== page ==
Does Photography Flourish in Difficult Times?

Does Photography Flourish in Difficult Times?

The COVID-19 lockdowns may have cancelled festivals and closed down museums around the world, but some artists have continued to thrive.  

Emirati photographer Jalal Bin Thaneya told Arab News that in his field the pandemic has only slowed down artistic photography.

“Some documentary and news photographers are still able to work, especially those employed by organizations and governments fighting the virus,” Thaneya said. “Documenting and getting images of what is happening on the ground is extremely important.”

“Photography records moments,” the artist said. “In World War II, (the American photographer) Margaret Bourke-White was actively taking pictures and she has been a big influence on me.”

This, he believes, is an example of how photography and art have flourished during difficult times.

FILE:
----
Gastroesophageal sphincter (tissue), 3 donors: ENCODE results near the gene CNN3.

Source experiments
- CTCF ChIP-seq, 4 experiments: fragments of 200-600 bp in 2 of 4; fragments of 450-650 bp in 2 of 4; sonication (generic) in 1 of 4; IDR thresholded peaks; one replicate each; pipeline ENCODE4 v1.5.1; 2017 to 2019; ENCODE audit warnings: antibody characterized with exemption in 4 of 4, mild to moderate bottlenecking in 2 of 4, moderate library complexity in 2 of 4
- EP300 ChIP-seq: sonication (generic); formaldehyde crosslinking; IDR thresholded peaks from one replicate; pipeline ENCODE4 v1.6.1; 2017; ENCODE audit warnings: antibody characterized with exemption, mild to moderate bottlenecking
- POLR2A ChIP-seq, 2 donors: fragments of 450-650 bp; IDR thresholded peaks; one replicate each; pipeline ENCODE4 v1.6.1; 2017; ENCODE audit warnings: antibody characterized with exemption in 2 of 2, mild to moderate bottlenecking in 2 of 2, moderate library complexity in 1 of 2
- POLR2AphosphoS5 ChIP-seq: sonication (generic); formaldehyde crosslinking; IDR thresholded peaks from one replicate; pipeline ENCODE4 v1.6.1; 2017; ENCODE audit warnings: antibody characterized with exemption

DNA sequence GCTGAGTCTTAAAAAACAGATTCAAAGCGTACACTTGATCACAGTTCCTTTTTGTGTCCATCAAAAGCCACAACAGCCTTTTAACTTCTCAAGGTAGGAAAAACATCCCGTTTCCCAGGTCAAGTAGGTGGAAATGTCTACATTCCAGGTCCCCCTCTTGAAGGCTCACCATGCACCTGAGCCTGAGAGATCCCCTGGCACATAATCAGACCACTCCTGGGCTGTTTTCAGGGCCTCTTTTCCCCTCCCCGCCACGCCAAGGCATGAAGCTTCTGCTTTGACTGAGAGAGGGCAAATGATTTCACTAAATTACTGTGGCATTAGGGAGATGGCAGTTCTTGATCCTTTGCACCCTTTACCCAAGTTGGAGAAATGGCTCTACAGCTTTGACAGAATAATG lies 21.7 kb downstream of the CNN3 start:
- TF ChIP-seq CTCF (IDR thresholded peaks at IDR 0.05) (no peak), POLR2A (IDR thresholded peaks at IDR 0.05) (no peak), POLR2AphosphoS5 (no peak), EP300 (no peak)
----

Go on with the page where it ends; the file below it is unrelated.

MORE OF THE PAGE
Despite the delays the lockdown has imposed on Thaneya’s projects, he says he now has got more time to work on his unpublished pictures.

“Priorities have shifted overnight. I have many images I made that I never showed which I’m currently compiling. The lockdown has given me time to organize myself and prepare for future projects,” he said.

The self-taught artist, who enjoys capturing industrial facilities and ghostly landscapes, said: “What I do is very niche and not widely appreciated in the region.”

He discovered his passion by “accident” in 2013. “I saw old architecture being demolished at the Jabal Ali port and it is from that point that I started taking pictures of abandoned spaces before focusing on industrial landscapes and artefacts from 2016 to date.”

Thaneya believes that many people look down on his job. “However, if I listened to what people said, I would’ve stopped many years ago,” he added.

“You’ve got to follow your intuition and do things that give you purpose. Listening and following the crowd will only dilute your character and individual essence,” he advised other photographers who wish to pursue this career.

“We cannot allow others to do the thinking for us, we need to be clear and focused on what we would like to achieve,” Thaneya said.

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